How Can you Optimize the Excess Liquidity on Your Balance Sheet?

How Can you Optimize the Excess Liquidity on Your Balance Sheet?

It’s a time like never before. Loan demand is off, as refinancing slows, CU non-interest income will suffer, consumer spending is constrained, and loan growth is stale. As a credit union, what can you do? Since credit unions are swimming in cash, have you thought about how you can use alternative investments to offset employee benefits costs and increase charitable giving? 

As a credit union, you have a ton of regulations you must follow when it comes to your investment portfolio. With those limited options, it is challenging to find compelling ways to put that money to work in today’s environment.

At Newcleus CU Advisors, we help our credit union clients look across the landscape to find alternative ways of generating income. Whether this means taking advantage of a new fintech capability or using a broader array of investments to generate extra yield, our team is uniquely positioned to offer alternatives outside the scope of those capabilities you’ve already seen.

As you continue to look at deploying your excess liquidity, you should consider two major areas of alternative investment options.

Excess Liquidity

Offset Employee Benefit Costs

Utilizing a 701.19 investment program allows you to help offset employee benefit costs by allowing you to invest outside traditionally permissible investment options. These plans can help offset employee benefit obligations, including:

  • Healthcare expenses (including post-retirement benefits)
  • 401(k) matching contributions
  • Long & short term disability premiums
  • Group life and AD&D insurance premiums
  • Dental and vision premiums
  • 457(f) non qualified deferred compensation
  • Health savings account contributions
  • Other employee benefits (education, daycare, scholarships, etc.)

By funding to offset these benefit expenses, your credit union can generate more income for your bottom-line and of course, the benefit of your members. NCUA code 701.19 specifically allows a federal credit union to purchase this type of investment, which would otherwise be impermissible, so long as it relates to the credit union’s obligation under an employee benefit plan expense.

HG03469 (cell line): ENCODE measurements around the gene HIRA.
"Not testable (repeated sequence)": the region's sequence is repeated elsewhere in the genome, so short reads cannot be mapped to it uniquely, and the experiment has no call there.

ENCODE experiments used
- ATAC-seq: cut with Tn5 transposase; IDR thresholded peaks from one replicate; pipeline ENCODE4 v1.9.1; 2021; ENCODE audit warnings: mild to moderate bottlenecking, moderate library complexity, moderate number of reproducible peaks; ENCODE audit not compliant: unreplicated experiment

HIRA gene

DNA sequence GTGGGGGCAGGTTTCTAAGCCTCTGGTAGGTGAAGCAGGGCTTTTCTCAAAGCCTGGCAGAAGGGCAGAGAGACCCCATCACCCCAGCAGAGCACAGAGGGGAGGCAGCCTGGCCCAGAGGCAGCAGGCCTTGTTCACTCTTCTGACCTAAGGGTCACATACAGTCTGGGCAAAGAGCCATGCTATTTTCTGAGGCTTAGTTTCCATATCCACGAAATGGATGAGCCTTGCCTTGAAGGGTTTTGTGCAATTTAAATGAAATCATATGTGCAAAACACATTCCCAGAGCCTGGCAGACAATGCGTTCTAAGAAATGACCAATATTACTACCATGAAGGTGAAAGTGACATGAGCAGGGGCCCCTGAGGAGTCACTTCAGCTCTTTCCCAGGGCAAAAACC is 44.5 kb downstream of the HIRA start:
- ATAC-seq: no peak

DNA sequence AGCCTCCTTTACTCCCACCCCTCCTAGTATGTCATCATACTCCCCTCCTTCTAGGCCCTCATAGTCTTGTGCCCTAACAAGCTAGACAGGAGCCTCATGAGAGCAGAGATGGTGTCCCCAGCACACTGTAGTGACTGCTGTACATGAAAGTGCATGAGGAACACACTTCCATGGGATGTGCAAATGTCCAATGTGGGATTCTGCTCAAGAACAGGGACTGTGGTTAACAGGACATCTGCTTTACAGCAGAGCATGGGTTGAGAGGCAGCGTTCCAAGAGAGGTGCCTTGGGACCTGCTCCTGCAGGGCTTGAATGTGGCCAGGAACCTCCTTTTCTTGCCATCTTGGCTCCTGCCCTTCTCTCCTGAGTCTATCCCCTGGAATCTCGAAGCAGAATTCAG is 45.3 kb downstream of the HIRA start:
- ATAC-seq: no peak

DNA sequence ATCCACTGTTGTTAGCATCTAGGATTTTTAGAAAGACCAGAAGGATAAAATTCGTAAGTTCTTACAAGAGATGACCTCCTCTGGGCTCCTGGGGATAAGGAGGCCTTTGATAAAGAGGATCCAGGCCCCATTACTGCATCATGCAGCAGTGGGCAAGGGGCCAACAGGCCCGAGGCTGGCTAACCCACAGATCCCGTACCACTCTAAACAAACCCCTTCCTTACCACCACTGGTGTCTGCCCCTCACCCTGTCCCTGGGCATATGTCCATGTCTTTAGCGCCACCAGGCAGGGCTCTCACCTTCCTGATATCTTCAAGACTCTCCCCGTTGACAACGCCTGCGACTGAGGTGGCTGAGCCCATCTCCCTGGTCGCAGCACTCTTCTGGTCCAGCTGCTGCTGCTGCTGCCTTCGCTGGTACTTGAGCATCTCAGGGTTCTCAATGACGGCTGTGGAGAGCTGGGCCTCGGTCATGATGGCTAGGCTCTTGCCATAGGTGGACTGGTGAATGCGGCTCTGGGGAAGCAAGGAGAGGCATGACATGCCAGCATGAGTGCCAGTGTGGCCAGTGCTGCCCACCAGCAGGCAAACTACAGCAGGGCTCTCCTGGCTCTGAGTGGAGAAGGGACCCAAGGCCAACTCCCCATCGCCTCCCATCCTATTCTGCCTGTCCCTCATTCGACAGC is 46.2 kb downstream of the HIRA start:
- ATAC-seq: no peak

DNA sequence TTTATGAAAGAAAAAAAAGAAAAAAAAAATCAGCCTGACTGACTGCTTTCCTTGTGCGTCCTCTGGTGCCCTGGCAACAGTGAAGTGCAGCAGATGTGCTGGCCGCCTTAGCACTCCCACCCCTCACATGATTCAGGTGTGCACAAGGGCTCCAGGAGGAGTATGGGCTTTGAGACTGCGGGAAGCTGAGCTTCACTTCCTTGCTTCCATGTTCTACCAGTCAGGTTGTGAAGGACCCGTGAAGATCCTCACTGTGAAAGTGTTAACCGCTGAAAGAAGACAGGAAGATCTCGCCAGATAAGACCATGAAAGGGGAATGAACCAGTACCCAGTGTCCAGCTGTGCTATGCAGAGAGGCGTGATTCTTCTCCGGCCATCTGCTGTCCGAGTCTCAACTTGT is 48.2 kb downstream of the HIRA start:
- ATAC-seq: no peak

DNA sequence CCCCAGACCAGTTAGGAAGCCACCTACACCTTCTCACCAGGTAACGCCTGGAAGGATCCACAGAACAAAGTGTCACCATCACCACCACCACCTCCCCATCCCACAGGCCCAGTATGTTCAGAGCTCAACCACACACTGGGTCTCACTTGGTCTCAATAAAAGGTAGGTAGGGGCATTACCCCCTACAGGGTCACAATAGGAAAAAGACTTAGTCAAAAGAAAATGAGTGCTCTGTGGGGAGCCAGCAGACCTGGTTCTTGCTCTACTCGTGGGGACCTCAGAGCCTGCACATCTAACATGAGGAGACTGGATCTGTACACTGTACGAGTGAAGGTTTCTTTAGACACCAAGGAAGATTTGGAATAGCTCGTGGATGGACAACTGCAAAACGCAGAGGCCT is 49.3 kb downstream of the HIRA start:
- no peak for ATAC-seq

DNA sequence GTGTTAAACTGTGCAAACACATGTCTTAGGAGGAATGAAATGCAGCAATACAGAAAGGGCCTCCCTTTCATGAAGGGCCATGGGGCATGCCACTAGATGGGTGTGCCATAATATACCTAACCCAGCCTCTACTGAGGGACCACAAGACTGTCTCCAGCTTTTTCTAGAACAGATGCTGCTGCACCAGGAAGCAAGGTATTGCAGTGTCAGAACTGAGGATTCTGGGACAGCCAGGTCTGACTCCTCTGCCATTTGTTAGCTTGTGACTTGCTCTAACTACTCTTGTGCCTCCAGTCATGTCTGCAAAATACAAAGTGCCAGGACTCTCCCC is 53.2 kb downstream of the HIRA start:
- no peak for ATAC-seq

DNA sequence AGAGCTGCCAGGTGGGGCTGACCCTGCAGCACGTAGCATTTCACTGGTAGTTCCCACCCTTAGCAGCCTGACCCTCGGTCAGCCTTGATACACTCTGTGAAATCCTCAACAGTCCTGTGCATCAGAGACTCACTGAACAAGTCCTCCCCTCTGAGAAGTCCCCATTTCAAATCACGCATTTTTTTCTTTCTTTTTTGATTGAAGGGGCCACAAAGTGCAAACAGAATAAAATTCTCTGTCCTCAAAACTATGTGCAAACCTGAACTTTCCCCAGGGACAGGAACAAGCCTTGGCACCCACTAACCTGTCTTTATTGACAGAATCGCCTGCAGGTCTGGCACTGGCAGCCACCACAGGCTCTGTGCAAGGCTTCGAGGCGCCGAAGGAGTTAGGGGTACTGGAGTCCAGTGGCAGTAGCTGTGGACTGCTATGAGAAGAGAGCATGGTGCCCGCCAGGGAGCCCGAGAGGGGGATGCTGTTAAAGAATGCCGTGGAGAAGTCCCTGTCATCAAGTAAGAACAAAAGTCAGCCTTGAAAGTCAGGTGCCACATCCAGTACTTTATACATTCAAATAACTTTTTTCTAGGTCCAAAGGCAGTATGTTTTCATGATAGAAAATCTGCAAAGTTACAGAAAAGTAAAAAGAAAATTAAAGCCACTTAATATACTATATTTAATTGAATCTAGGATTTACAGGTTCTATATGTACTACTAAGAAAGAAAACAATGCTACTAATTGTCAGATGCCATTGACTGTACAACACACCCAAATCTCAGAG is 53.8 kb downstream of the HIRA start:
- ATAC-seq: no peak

Some of the types of investments that have been used by credit unions under 701.19 include:

  • Mutual funds and ETFs 
  • Split-dollar, key person and COLI
  • Variable and fixed annuities
  • Equities and bonds.

As you evaluate these investment alternatives, you want to ensure you fully assess both the positive impact to your credit union any given approach may provide as well as the potential risk to your income statement. Finally, past history truly does not indicate future results, thus you want to make sure you “stress test” any options you consider as the future may be markedly different from history.  

Enhance Charitable Giving

Section 721 of the Federal CU Act allows credit unions to utilize investment strategies similar to those mentioned above to provide additional income in order to funding charitable giving. For credit unions, a CDA may be the perfect avenue to deploy excess liquidity. The primary purpose behind a CDA is to generate funds to donate to 501(c)3 tax-exempt charities chosen by your credit union. 

Under federal regulation, the credit union is permitted to retain up to 49% of the yield on the CDA. Because of this, CDAs could be both additive to your bottom line AND help you directly support your community through charitable giving. How Can you Optimize the Excess Liquidity on Your Balance Sheet?

At Newcleus CU Advisors, our goal is to help our clients find the right alternate investment solutions for their unique credit union’s risk tolerance and goals. Reach out to one of our experts today to see how you can begin optimizing your balance sheet while offsetting employee benefit costs and enhancing your charitable giving.